Tahiti Douche: the last of the big proas is sailing again!
A little more than two years ago now, we dedicated an article to this mythical proa, the last example of its kind. The title was 'The last of the big proas must be saved'...
In the 80s, the ocean racing world was in turmoil... The skippers were ready to do anything to win, including the unthinkable and the unreasonable! Thus some very improbable racing boats were created, including...the proa, Tahiti Douche.
The fate of this superb, Daniel Charles-designed proa was hardly any different from that of its competitors at the time (Eterna, Funambule / Lestra Sports, Rosières, Azurex, Fumée Noire...). Their collective misfortunes without a doubt contributed to the image they unjustly carry nowadays of being more trouble than they are worth. Yet it was so beautiful! Starberry's construction was a bit rough and had many defects, but the competent French builders were snowed under, and the budget was insufficient! This boat tormented Alain Gliksman (its skipper), gave out of the ordinary excitement to its crews, but allowed Halvard Mabire, Vincent Lévy, Christine Capdevielle and Denis Gliksman to flirt with the highest speeds of the time. Tahiti took part in the first edition of La Baule-Dakar and came close to Funambule's record (23 knots over 500m) at Brest. Rebuilt and modified by Christian Augé (Éterna), the proa started in the 1983 Lorient- Bermudas-Lorient (abandoned for lack of insurance), tried its luck again in La Baule - Dakar, then Quebec-St Malo, entered by the Tellier brothers. "They passed me as if I was standing still," Bruno Peyron recounted later, aboard his Jazz... But the beautiful proa then lost its mast in the Saint Lawrence!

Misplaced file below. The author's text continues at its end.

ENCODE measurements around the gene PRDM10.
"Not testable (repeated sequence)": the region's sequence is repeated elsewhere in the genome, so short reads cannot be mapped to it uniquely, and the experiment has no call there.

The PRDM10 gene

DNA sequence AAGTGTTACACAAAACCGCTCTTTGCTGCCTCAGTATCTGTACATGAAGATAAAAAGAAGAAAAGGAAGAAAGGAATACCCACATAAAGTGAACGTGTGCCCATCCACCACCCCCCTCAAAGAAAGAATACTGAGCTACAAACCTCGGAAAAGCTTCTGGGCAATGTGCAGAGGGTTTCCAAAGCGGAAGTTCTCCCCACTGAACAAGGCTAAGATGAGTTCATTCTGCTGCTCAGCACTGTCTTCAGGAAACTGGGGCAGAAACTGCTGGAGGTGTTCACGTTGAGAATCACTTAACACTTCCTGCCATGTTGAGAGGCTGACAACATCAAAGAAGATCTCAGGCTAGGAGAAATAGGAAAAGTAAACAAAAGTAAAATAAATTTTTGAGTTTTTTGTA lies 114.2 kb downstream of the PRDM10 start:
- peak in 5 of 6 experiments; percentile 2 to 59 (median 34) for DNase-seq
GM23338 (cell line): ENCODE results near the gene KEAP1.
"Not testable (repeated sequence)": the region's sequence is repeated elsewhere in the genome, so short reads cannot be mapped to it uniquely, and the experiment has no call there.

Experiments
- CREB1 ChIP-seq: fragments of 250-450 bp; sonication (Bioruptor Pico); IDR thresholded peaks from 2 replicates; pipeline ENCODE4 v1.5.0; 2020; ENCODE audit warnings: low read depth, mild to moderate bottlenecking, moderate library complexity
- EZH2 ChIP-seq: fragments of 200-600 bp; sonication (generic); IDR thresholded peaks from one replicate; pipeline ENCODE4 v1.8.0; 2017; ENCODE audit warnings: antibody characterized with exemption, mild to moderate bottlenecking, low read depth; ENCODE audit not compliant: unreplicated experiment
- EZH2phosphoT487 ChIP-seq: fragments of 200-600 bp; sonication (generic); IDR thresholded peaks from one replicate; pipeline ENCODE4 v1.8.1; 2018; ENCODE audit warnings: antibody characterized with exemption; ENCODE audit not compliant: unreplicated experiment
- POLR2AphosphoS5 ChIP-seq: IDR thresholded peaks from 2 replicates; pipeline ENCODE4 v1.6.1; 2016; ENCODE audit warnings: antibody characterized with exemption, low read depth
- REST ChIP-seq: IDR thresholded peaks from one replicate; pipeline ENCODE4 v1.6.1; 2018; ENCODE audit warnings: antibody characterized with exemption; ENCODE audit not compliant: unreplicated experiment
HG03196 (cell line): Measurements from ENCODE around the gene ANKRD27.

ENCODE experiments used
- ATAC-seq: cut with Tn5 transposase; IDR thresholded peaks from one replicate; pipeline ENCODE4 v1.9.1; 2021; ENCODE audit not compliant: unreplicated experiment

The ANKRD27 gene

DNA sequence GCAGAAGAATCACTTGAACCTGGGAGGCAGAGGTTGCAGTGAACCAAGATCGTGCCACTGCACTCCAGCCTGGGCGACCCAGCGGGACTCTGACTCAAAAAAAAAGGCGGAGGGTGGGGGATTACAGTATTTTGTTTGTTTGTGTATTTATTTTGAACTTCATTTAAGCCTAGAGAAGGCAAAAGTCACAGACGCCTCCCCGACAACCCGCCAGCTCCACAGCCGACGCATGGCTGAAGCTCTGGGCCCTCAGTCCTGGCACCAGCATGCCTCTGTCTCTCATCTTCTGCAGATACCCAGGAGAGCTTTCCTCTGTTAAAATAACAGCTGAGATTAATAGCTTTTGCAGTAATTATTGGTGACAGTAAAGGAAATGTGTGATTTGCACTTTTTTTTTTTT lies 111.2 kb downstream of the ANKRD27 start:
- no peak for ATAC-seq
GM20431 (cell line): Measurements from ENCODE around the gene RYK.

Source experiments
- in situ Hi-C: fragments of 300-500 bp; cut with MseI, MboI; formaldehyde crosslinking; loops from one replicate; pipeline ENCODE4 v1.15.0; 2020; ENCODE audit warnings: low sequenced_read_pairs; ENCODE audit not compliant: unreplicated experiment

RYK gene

Located by the Golden Oldies Multihulls association, whose aim is the protection of these former wonders with several hulls, the boat was purchased in St Martin, in the West Indies. Strengthening work was quickly carried out locally, and the exceptional machine has just crossed the Atlantic in the (expert) hands of its new owner. And the best part of the story is that the accompanying boat for this Atlantic crossing was none other than the trimaran VSD (ex-Riguidel).
The proa is now anchored next to VSD in the Balearics, its new home port...
Legends never die!
For more information: www.goldenoldies.biz